Today’s news review looks at academy expenditure.
BBC Online today, Wednesday 1 February, ran a story about academy expenditure claiming that government figures show from 2014 to 2015, 53 per cent of academies were recorded as having ‘spent more than their income per year’, up from 42 per cent in the previous year.
However, the story did not make clear that the figures reflect academy expenditure and income in year, rather than the final ‘end of year’ figures. In fact, at the end of the year, the vast majority of academy trusts have a revenue surplus – 96 per cent achieved this in 2014/15.
A Department for Education spokesperson said:
An academy trust is required by law to balance its budget from each academic financial year to the next. Where the board of an academy is proposing to set a deficit budget for the current financial year, it must notify the Education Funding Agency (EFA). Wherever appropriate, the EFA will provide support to academy trusts experiencing financial difficulty but where we find financial mismanagement or irregularities we will not hesitate to take swift action.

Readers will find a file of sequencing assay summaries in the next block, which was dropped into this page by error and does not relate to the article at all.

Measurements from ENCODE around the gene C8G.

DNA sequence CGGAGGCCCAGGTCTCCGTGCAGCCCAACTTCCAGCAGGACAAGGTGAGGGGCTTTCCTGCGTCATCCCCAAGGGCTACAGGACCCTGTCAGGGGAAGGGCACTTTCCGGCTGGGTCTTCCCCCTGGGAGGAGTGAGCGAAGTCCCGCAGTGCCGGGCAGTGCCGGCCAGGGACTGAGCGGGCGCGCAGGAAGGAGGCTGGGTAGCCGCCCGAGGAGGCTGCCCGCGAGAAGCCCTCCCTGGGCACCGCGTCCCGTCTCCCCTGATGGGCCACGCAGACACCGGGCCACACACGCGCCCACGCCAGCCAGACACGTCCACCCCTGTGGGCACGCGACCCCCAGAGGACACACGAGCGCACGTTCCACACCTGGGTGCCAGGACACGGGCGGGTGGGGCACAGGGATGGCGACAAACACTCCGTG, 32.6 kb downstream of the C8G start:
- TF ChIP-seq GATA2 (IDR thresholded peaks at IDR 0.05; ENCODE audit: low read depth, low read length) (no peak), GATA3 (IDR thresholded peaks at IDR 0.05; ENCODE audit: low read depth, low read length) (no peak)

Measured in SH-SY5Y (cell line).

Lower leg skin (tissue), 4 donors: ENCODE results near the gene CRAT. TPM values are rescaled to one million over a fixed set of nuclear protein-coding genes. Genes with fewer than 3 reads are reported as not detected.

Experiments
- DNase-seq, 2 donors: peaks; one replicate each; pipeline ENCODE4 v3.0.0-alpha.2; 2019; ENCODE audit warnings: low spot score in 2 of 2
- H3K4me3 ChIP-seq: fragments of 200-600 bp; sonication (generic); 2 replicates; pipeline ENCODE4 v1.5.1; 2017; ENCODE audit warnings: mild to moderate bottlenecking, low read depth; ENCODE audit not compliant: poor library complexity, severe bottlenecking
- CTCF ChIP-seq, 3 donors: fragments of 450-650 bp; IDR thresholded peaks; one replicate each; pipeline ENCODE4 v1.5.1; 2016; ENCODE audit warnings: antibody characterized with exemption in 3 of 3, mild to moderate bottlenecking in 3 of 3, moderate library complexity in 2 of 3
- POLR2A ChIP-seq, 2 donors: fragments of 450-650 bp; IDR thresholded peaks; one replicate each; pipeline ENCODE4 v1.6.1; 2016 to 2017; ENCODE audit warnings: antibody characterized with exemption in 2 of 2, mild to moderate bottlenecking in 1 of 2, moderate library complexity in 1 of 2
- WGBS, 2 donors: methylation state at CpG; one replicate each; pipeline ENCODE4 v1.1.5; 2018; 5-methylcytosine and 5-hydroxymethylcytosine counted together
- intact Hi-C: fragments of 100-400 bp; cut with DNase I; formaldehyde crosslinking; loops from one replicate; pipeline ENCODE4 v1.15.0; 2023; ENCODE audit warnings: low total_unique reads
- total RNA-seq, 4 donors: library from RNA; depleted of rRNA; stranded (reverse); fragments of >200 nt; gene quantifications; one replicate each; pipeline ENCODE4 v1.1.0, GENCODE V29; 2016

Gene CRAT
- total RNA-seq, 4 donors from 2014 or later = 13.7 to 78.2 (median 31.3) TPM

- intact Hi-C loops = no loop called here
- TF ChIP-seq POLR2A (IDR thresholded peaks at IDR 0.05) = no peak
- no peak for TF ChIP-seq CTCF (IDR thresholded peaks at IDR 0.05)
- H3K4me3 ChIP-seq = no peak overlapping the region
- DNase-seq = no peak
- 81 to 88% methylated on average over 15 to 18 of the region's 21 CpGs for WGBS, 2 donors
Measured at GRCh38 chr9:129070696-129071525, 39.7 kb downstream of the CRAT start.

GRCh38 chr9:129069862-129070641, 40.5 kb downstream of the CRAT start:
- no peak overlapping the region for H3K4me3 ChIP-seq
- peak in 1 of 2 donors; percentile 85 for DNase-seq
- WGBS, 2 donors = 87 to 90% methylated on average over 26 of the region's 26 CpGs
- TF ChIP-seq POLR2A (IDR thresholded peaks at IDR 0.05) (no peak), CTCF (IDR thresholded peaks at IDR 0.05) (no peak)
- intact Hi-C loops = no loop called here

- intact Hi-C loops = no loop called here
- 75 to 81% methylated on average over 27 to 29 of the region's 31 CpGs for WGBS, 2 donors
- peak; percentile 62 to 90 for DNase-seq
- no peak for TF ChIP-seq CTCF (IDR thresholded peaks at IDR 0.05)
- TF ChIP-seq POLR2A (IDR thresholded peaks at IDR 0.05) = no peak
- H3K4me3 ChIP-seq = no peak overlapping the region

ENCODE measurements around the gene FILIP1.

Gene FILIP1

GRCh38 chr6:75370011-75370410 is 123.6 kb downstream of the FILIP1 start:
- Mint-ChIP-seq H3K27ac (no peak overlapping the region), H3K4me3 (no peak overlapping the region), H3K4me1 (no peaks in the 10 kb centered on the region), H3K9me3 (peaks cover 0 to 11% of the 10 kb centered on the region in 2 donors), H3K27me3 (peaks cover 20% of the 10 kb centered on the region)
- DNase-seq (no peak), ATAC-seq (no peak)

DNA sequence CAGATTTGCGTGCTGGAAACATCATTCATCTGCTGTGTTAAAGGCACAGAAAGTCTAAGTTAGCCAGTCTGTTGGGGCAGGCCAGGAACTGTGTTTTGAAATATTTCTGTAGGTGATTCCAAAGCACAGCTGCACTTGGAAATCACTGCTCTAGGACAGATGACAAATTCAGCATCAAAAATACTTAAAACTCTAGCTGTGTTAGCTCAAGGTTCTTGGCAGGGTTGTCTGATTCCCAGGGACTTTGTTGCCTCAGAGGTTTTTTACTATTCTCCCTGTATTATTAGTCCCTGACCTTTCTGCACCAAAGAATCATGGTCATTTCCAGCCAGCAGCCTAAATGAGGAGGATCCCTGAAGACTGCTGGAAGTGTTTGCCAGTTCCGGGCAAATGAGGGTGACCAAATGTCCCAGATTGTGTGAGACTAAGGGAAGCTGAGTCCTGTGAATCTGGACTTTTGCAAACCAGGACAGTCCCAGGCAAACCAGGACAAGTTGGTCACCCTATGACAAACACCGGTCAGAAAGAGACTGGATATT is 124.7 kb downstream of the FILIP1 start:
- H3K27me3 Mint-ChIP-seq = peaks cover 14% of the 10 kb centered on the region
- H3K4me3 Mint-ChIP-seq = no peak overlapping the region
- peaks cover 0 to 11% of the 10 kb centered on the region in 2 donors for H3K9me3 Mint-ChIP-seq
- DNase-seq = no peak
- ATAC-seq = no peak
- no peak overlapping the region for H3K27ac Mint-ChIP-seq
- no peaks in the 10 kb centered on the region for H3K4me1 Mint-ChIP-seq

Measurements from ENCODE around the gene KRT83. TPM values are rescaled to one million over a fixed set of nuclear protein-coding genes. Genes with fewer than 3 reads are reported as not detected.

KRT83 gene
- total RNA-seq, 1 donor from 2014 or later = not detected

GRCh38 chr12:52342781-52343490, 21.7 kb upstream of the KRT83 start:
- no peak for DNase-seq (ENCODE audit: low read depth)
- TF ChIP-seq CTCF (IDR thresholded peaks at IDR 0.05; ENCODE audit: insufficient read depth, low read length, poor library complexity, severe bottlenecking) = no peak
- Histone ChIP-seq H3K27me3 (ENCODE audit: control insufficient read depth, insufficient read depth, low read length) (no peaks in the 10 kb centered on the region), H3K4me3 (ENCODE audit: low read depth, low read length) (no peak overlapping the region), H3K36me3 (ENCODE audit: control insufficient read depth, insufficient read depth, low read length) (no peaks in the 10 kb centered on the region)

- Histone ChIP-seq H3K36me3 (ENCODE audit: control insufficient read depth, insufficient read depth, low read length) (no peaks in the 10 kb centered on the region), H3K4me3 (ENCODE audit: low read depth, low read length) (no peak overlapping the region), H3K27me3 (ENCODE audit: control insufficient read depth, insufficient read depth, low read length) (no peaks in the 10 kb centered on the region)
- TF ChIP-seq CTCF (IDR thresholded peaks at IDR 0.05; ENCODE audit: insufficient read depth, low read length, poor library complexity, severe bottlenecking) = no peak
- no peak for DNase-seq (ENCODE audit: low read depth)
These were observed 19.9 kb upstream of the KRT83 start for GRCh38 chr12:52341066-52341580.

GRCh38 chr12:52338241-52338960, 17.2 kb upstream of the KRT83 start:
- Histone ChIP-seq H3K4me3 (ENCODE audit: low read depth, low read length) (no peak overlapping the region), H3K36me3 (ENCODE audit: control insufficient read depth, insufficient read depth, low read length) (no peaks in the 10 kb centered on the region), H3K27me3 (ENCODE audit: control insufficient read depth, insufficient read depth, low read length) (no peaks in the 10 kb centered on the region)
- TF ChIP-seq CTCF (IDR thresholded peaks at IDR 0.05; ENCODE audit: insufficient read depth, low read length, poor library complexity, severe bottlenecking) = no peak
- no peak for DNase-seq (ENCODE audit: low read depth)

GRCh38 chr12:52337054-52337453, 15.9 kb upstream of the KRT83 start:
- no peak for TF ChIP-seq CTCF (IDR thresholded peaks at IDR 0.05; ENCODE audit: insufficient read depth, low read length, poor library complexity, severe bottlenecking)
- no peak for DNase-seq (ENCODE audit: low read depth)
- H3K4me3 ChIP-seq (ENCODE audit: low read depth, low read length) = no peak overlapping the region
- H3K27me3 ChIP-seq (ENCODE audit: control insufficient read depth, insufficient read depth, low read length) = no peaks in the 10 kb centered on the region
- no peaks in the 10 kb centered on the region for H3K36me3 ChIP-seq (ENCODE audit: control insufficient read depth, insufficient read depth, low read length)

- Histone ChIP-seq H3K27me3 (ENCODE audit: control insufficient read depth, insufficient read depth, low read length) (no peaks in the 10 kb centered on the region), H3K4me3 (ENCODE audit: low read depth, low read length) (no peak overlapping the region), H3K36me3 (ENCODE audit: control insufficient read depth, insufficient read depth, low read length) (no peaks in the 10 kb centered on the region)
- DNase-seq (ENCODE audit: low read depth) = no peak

We have protected the core schools budget in real terms, so that as pupil numbers increase so will the amount of money in our schools. Our proposals we are currently consulting on will mean an end to the postcode lottery in school funding and will help to create a system that funds schools according to the needs of their pupils rather than where they happen to live.
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